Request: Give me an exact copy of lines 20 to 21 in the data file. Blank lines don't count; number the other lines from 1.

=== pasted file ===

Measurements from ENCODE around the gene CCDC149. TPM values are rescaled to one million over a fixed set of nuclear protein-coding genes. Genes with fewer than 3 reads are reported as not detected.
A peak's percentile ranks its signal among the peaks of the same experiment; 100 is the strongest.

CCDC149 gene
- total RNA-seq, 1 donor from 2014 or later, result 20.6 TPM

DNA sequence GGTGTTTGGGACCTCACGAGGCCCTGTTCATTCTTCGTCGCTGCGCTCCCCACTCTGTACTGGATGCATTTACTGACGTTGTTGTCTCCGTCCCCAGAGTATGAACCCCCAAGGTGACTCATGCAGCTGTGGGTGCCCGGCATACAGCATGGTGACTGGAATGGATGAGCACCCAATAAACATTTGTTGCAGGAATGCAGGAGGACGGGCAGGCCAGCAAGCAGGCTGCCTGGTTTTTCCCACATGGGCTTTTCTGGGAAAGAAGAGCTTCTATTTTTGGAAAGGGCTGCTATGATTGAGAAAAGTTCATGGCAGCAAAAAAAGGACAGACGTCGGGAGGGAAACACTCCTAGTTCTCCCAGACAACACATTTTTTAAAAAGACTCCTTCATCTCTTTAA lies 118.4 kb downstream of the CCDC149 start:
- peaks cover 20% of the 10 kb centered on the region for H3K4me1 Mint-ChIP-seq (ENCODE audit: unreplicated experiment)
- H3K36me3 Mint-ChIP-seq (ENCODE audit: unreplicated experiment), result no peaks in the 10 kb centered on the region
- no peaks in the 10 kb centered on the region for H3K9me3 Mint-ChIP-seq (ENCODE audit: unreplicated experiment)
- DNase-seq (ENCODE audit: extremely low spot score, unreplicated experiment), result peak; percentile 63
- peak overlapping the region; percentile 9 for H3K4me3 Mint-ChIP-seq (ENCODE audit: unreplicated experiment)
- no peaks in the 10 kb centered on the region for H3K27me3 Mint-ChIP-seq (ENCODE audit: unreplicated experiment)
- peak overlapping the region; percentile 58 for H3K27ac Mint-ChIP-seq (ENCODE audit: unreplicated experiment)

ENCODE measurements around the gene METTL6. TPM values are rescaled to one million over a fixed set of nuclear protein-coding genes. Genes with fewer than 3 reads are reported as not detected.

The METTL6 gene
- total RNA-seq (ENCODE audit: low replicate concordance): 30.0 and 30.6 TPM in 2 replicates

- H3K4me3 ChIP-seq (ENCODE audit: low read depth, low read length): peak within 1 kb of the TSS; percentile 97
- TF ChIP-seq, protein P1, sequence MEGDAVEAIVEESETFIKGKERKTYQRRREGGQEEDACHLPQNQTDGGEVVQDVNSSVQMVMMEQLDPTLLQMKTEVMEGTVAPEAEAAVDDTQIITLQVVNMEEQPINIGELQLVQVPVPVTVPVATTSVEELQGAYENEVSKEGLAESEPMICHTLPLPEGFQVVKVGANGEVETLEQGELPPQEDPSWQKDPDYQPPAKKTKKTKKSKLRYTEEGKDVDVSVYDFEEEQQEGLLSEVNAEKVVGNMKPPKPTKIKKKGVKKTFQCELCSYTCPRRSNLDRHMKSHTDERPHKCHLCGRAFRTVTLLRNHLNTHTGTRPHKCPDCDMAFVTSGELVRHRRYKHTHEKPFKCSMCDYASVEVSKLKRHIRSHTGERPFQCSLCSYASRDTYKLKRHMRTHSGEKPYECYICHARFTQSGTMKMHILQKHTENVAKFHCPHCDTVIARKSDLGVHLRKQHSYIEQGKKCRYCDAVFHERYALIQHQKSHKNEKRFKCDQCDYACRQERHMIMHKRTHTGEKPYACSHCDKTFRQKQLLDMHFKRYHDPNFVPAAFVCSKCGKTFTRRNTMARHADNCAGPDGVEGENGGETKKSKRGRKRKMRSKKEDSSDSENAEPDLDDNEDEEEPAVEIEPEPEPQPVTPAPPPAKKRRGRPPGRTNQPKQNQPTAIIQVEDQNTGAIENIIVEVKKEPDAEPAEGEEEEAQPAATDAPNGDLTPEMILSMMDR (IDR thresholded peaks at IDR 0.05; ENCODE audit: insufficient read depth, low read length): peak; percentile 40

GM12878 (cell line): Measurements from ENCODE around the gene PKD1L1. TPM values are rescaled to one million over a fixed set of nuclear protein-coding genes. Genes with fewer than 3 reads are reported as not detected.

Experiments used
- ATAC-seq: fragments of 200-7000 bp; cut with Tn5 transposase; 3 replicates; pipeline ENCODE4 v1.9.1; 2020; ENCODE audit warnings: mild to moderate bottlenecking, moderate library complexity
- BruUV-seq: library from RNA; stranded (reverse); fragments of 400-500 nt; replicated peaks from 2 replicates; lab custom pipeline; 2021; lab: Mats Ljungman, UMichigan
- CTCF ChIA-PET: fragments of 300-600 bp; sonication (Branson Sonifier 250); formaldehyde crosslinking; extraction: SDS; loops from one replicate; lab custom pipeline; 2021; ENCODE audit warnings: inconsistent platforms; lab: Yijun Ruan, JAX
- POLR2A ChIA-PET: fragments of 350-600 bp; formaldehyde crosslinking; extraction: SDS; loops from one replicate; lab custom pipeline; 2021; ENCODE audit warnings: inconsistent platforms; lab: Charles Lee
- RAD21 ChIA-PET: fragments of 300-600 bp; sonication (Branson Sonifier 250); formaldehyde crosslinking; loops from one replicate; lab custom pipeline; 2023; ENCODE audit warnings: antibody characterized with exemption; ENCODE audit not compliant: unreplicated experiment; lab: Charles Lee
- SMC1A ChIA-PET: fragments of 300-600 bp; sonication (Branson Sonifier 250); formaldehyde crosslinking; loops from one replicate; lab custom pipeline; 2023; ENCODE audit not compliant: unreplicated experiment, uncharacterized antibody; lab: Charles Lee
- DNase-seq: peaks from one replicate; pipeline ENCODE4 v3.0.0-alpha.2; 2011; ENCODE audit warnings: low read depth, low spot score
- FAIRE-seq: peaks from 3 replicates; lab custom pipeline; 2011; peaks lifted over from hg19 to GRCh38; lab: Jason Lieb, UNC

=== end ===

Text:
- ATAC-seq: fragments of 200-7000 bp; cut with Tn5 transposase; 3 replicates; pipeline ENCODE4 v1.9.1; 2020; ENCODE audit warnings: mild to moderate bottlenecking, moderate library complexity
- BruUV-seq: library from RNA; stranded (reverse); fragments of 400-500 nt; replicated peaks from 2 replicates; lab custom pipeline; 2021; lab: Mats Ljungman, UMichigan